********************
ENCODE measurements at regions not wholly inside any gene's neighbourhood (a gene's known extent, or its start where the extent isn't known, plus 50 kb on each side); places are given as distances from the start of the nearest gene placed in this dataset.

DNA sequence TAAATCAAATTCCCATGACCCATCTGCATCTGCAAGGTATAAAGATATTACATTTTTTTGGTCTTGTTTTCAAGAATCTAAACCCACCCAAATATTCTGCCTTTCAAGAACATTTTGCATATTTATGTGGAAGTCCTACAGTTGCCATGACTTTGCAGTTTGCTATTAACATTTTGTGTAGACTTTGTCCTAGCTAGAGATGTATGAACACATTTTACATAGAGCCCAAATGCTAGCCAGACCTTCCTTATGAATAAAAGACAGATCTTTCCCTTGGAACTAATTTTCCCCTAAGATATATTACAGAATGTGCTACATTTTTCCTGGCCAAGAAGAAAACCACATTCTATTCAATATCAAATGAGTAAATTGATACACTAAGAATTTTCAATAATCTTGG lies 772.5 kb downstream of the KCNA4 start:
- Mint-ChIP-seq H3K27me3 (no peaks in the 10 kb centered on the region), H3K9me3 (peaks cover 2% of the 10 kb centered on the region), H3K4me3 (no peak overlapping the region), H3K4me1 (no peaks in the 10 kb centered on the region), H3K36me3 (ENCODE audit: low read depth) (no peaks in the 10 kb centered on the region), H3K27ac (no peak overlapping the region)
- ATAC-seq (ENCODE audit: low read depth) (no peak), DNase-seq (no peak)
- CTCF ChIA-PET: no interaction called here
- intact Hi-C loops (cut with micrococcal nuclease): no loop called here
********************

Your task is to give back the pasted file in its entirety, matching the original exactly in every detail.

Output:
ENCODE measurements at regions not wholly inside any gene's neighbourhood (a gene's known extent, or its start where the extent isn't known, plus 50 kb on each side); places are given as distances from the start of the nearest gene placed in this dataset.

DNA sequence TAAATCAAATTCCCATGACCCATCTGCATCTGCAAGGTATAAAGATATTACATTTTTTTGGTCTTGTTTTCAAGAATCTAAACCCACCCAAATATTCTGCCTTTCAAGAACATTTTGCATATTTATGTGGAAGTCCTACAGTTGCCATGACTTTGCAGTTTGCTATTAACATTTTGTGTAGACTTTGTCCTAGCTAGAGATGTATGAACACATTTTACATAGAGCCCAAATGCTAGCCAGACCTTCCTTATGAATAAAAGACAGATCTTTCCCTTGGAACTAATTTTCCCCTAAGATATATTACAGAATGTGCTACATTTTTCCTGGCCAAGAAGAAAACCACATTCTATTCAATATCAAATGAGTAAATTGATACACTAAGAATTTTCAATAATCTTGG lies 772.5 kb downstream of the KCNA4 start:
- Mint-ChIP-seq H3K27me3 (no peaks in the 10 kb centered on the region), H3K9me3 (peaks cover 2% of the 10 kb centered on the region), H3K4me3 (no peak overlapping the region), H3K4me1 (no peaks in the 10 kb centered on the region), H3K36me3 (ENCODE audit: low read depth) (no peaks in the 10 kb centered on the region), H3K27ac (no peak overlapping the region)
- ATAC-seq (ENCODE audit: low read depth) (no peak), DNase-seq (no peak)
- CTCF ChIA-PET: no interaction called here
- intact Hi-C loops (cut with micrococcal nuclease): no loop called here